Never Pure Source: In Response to Merce Cunningham

1960s: Days of Rage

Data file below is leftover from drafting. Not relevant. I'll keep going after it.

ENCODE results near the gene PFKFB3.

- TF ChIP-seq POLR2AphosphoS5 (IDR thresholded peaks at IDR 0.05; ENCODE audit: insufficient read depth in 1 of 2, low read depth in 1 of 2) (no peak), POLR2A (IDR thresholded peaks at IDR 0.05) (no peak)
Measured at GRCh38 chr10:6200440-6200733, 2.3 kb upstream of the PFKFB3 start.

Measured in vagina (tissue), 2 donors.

“… In 1960s diaries and letters, Merce Cunningham records days spent cooking beans and watching television, flipping between old movies, the news, and variety shows. In different spaces in which he lived and worked throughout the decades, I imagine him solo, or alongside his partner John (Cage), using chance to determine structure of movement in time and space—throwing hexagrams, flipping coins, tossing dice, opening his work up to other flows. TV waves discharging into the ether, refracted in choreographic form. Western movement, for the first time, unhinged from the frontal perspective of the proscenium, holding multiple centers, requiring many attentions—discontinuous, infinite, prismatic like nature and television. When you open your process up to the unknown, what other logics are let in? Does chance have interiority? Authorial voice, perspective, desire? Though many who worked with Merce insist chance was only one strategy by which he made dances, decisions made by generating…

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